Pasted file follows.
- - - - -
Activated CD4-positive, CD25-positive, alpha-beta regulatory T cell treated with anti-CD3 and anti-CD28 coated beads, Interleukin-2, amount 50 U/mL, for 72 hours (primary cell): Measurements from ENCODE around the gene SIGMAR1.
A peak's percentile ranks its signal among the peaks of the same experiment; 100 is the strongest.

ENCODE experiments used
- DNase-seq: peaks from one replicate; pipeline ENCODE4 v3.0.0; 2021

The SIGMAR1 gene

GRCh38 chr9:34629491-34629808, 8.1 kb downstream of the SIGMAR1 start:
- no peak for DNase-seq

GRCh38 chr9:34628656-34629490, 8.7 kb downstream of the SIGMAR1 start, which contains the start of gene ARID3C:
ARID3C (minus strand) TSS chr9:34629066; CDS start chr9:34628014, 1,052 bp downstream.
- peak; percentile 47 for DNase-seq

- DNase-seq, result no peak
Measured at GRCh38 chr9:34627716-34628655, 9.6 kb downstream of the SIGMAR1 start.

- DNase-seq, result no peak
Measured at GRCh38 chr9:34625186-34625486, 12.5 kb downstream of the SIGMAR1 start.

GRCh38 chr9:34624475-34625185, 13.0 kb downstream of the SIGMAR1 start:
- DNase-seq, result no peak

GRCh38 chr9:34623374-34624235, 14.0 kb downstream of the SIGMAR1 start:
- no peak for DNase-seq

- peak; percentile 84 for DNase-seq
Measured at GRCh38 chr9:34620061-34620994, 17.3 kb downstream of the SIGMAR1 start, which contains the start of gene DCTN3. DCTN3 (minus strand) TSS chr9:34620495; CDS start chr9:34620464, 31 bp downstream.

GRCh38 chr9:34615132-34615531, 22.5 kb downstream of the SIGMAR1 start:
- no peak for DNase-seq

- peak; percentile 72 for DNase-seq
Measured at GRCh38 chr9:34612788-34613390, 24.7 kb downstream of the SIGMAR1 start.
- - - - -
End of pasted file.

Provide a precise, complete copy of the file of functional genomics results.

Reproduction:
Activated CD4-positive, CD25-positive, alpha-beta regulatory T cell treated with anti-CD3 and anti-CD28 coated beads, Interleukin-2, amount 50 U/mL, for 72 hours (primary cell): Measurements from ENCODE around the gene SIGMAR1.
A peak's percentile ranks its signal among the peaks of the same experiment; 100 is the strongest.

ENCODE experiments used
- DNase-seq: peaks from one replicate; pipeline ENCODE4 v3.0.0; 2021

The SIGMAR1 gene

GRCh38 chr9:34629491-34629808, 8.1 kb downstream of the SIGMAR1 start:
- no peak for DNase-seq

GRCh38 chr9:34628656-34629490, 8.7 kb downstream of the SIGMAR1 start, which contains the start of gene ARID3C:
ARID3C (minus strand) TSS chr9:34629066; CDS start chr9:34628014, 1,052 bp downstream.
- peak; percentile 47 for DNase-seq

- DNase-seq, result no peak
Measured at GRCh38 chr9:34627716-34628655, 9.6 kb downstream of the SIGMAR1 start.

- DNase-seq, result no peak
Measured at GRCh38 chr9:34625186-34625486, 12.5 kb downstream of the SIGMAR1 start.

GRCh38 chr9:34624475-34625185, 13.0 kb downstream of the SIGMAR1 start:
- DNase-seq, result no peak

GRCh38 chr9:34623374-34624235, 14.0 kb downstream of the SIGMAR1 start:
- no peak for DNase-seq

- peak; percentile 84 for DNase-seq
Measured at GRCh38 chr9:34620061-34620994, 17.3 kb downstream of the SIGMAR1 start, which contains the start of gene DCTN3. DCTN3 (minus strand) TSS chr9:34620495; CDS start chr9:34620464, 31 bp downstream.

GRCh38 chr9:34615132-34615531, 22.5 kb downstream of the SIGMAR1 start:
- no peak for DNase-seq

- peak; percentile 72 for DNase-seq
Measured at GRCh38 chr9:34612788-34613390, 24.7 kb downstream of the SIGMAR1 start.